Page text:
The financial institutions and banks of China are showing reluctance in investing in the China-Pakistan economic corridor (CPEC), the flagship component of China’s massive BRI infrastructure project due to instable political climate in the Islamic republic.
Pakistan’s Foreign Minister, Shah Mehmood Qureshi, discussed this issue with Chinese authorities during his visit to China last week.
For China, CPEC is a geopolitical game-changer – the biggest success of Chinese expansionism, and for Pakistan it is a life-time opportunity and its last chance for economic modernisation.
For the last six months, the multi-billion dollar project has been both a source of interest and concern even as there has been a global debate over its potential and problems.
Meanwhile, Saudi Arabia has turned off the oil tap for Pakistan. Riyadh has halted the provision of “oil on loan” for Islamabad. In 2018, Pakistan had borrowed $6.2 billion in loan from Saudi Arabia out of this $3 billion was debt relief in the form of cash and the remaining $3.2 billion was the worth of oil Riyadh had decided to provide Islamabad annually.
The provision expired two months ago and Saudi Arabia hasn’t renewed it, instead, it has forced Pakistan to pay $1 billion from the cash loan it had secured.
The dream project of Pakistan govt has been in news always for wrong reasons.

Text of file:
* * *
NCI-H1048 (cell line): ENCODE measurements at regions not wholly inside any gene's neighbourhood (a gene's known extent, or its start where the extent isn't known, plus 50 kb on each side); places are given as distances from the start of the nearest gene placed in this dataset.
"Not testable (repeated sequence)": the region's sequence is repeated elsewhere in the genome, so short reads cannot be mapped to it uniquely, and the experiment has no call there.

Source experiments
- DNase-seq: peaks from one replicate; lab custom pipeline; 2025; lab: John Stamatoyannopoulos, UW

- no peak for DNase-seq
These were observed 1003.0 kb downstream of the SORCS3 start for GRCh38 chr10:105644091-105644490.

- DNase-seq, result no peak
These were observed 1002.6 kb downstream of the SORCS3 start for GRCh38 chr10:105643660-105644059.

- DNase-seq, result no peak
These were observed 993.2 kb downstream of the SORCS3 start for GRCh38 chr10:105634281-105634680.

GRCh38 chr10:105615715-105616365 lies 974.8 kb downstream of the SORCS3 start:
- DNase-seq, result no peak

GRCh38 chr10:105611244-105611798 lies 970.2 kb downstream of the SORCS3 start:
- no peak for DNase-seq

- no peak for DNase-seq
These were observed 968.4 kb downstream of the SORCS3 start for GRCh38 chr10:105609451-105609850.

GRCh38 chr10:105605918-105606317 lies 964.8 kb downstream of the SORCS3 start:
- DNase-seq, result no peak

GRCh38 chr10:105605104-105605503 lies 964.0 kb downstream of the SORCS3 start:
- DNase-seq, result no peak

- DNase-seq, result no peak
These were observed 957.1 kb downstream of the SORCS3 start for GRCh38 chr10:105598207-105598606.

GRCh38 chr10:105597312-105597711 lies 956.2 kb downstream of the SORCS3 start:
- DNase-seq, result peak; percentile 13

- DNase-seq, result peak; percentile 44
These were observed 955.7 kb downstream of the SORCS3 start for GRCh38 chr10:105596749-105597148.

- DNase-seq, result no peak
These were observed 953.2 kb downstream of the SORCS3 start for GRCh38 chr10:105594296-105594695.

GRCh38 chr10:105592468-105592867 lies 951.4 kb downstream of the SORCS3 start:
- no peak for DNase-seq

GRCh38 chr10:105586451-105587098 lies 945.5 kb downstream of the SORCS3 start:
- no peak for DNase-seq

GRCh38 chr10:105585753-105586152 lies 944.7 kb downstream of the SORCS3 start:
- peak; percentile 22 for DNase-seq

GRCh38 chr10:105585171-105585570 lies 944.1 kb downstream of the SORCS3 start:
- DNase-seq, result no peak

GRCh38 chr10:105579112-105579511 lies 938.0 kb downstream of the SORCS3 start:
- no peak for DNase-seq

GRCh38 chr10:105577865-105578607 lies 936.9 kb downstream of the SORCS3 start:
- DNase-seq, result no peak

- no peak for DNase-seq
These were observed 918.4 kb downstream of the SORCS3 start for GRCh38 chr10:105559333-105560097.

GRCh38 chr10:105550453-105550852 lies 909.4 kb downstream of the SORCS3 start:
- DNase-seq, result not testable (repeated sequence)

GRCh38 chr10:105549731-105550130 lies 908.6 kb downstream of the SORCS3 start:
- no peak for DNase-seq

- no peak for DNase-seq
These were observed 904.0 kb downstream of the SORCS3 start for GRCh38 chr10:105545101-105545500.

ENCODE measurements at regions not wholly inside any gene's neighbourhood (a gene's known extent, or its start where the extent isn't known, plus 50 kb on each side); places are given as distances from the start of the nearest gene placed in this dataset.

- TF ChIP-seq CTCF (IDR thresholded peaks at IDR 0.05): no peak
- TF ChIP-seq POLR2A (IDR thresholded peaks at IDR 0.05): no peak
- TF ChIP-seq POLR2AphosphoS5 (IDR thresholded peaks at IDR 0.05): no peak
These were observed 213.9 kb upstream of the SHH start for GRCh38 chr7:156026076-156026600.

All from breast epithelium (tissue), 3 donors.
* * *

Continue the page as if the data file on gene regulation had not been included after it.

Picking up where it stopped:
In May this year, a committee looking into the losses in Pakistan’s power sector has dug out a $625 scam.
The money trail leads to China and it involves two Chinese power producers Huaneng Shandong Ruyi energy (HSR) and Port Qasim Electric Power Company Limited.
Both companies are connected to CPEC power projects. The allegations against them are of violation of standard procedure and malpractices. Both Chinese plants showed excess set-up costs for extra profits. They were earning annual profits of up to 50 to 70 per cent. The cost was borne by the consumers of Pakistan.
On the other hand, Most of the CPEC workers based in Pakistan belong to the Chinese military in one way or the other. They are trained in martial arts and weapon handling.
That’s why they get involved in clashes with Pakistani locals and thrash them now and then.
Last year there were reports of trafficking of Pakistani women to China, who were lured with fake marriages.
Media reports raised concerns of trafficking of Pakistani women to China. Since the CPEC project started in 2013, large number of Chinese are entering Pakistan to work on various projects.
The CPEC is the flagship component of China’s massive BRI infrastructure project, both of which were announced in 2015. The BRI has been heavily criticised as being a veil for Chinese colonial expansion, leaving less developed countries with huge amounts of debts, thereby allowing Beijing to exert its influence over them.
(With inputs from agencies)